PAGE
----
While the immediate impacts and losses from the Covid-19 coronavirus pandemic are top of mind in threatening the businesses of insurance and reinsurance carriers right now, the fact it coincides with the biggest disruption to the distribution chain ever seen adds more pressure, Hyperion X said.
Hyperion X, the data and analytics focused unit of the Hyperion Insurance Group, highlighted the additional challenge that a reduced number of distribution options could present to some re/insurers in a recent report.
“The Coronavirus situation has emerged in the wake of one of the biggest market disruptions of the last decade, the rapid merger of the world’s previously top four brokers by revenue,” Hyperion X explained.
The reason being that, “The mergers mean that in many cases, distribution channels are reducing or shrinking just when they are most needed.”
The insurance and reinsurance market has just begun recovering from the bringing together of two major players, as Jardine Lloyd Thompson (JLT) was acquired by Marsh & McLennan (MMC) in 2019.
Now, the re/insurance market faces a similar coming together, as Aon is set to acquire Willis Towers Watson, to create the largest insurance and reinsurance broking house in the world.
Of course, these are challenging times to execute an M&A deal anyway, as we explained there is no guarantee in progress M&A processes get completed right now, although we are sure parties will do everything they can to get them over the line.
But this dramatic shrinking of the big four broking houses in insurance and reinsurance down to just two options has had an effect on carriers options for getting capacity to market and given the crisis faced due to coronavirus it is an added pressure.
Hyperion X says it is estimated that, “The ‘big 2’ such as they will be, could represent more than half of all placed premiums in many business lines, and even more in specific cases such as syndicated reinsurance.”
In some locations and marketplaces this concentration of distribution will be even more pronounced, the company explained, such as in Bermuda and London where Hyperion X already believes acquisition costs are at decadal highs.
This, alongside the clear crisis related to the coronavirus, will impact carriers and make the management of them progressively more challenging, Hyperion X says.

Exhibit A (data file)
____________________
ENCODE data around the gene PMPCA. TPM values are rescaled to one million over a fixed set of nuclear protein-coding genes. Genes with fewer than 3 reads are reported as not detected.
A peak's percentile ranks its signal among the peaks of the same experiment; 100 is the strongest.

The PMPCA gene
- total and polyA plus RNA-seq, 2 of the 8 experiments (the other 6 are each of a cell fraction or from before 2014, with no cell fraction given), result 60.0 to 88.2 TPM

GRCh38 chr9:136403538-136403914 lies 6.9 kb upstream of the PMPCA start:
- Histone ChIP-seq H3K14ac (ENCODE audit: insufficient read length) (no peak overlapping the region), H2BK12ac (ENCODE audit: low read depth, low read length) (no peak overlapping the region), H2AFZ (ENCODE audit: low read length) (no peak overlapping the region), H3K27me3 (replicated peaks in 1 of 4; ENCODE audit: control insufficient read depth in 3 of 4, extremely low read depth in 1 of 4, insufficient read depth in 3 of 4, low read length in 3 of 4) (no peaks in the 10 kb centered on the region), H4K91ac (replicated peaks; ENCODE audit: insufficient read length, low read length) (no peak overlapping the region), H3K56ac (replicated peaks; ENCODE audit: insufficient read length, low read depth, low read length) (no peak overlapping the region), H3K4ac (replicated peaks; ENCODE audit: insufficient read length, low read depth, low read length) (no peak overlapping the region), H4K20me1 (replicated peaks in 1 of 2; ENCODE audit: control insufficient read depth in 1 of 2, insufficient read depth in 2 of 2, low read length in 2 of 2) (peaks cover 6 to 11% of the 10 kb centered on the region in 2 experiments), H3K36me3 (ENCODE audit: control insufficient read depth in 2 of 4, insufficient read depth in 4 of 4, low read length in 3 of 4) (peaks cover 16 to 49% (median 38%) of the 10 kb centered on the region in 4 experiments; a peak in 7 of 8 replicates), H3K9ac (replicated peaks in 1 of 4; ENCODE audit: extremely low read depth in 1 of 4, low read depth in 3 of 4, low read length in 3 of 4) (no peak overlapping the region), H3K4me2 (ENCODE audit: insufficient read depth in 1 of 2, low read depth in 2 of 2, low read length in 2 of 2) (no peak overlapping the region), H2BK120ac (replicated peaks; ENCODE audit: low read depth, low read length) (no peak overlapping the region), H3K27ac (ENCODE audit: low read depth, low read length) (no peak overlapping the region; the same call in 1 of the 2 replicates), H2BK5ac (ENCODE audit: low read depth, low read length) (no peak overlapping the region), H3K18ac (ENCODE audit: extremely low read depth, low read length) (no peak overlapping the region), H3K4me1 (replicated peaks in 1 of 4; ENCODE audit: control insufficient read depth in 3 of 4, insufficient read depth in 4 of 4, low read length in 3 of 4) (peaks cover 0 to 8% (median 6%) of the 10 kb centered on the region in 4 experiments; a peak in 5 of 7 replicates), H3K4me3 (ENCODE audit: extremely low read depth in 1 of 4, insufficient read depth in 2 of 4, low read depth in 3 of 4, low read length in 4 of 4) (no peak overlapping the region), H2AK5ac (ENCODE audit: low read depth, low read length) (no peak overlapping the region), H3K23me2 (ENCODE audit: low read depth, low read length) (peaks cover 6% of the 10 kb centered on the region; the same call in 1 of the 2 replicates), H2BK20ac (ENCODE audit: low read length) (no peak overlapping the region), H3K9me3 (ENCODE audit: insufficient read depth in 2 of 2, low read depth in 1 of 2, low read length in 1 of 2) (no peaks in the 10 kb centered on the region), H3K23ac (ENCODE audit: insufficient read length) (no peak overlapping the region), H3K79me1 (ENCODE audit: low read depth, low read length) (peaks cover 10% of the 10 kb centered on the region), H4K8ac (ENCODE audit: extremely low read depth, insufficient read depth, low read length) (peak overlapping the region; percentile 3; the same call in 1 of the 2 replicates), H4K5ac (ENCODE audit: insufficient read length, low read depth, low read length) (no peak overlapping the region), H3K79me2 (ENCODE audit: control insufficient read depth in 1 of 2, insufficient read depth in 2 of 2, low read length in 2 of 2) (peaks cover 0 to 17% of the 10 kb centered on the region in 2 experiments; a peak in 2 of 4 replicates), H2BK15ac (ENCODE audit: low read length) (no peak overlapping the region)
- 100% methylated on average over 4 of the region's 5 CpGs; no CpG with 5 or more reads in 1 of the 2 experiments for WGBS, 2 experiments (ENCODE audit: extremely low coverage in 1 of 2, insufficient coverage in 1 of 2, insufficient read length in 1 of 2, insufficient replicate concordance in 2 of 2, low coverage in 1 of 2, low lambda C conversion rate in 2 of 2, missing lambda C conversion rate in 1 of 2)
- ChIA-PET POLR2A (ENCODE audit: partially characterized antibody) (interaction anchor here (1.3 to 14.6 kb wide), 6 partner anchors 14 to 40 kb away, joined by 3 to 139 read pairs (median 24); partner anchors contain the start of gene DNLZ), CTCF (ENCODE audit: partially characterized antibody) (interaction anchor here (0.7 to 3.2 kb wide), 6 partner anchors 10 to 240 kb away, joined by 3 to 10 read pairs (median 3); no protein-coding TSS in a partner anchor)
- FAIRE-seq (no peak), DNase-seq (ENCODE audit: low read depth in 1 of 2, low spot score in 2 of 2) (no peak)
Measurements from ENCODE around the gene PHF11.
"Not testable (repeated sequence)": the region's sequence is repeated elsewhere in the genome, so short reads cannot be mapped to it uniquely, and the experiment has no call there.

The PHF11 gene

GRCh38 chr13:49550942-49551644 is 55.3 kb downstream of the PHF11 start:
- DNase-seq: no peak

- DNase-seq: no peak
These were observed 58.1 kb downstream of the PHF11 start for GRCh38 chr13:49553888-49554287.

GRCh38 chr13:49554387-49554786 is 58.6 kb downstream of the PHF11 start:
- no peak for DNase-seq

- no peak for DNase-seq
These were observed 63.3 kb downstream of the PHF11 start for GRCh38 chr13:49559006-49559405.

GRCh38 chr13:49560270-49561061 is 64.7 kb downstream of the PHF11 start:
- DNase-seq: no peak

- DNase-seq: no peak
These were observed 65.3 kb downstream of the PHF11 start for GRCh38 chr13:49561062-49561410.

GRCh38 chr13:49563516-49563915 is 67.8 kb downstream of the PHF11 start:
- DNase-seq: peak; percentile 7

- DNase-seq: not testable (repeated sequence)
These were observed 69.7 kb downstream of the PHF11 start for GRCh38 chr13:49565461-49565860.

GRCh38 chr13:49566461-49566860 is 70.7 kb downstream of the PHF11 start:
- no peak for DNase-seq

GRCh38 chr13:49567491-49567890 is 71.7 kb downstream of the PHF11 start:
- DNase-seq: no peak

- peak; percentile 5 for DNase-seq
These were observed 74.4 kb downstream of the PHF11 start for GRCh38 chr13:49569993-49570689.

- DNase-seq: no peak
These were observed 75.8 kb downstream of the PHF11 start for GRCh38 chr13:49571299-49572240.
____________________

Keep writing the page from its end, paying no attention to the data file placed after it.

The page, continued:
Among the issues expected to be faced by re/insurance carriers due to the coronavirus outbreak are: Lower investment yields; worsening underwriting results; the impact of sustained decreased economic growth on premiums; the potential for regulatory action on coverage extensions that could drive future reserving risk; increased costs-of-capital on equity, debt and reinsurance sides of the capital structure; ongoing reserving uncertainty exacerbated by changing discount rates and inflation assumptions; as well as other emerging risks that accompany an economy in flux.
But specifically related to the broker M&A and reduced distribution options, Hyperion X notes the risk posed by: fewer future distribution options due to the merger of the world’s previously four largest insurance brokers; and the challenges of accessing traditional distribution channels where technology solutions are not sufficient to meet demand.
We’d add another distribution challenge, which is the fact many distribution and placement technology platforms are not really aiding carriers efficiency at all.
Rather they boil down to electronic filing systems, often used after the fact of the transaction, rather than a real-time way to transact or trade in insurance and reinsurance related risks.
E-trading and the term electronic placement are in the main misnomer’s when used regarding the majority of market platforms and broker owned systems.
Generally they are not trading at all. Rather they are electronic replacements for traditional processes.
Which, while far better than the face-to-face version in the current climate, can actually end up costing quite a lot in terms of effort to adopt them and fail to bring any real efficiency gains into the system as well.
Fewer distribution options mean carriers should be looking actively for open, third-party owned systems that can truly add efficiency in the way they match risk and capital, as well as providing them with another distribution channel through which to marshal their capacity and source risks.
As our sister publication Artemis explained recently, it is time electronic trading of risk was embraced by the industry and right now seems the right time for carriers of all types to make their feelings known and add new distribution options to their businesses before their options are reduced.
When your options become restricted it’s the right time for management teams to be looking at how to expand them in other ways and today’s technology innovation could be one way carriers can regain more control of their own destiny.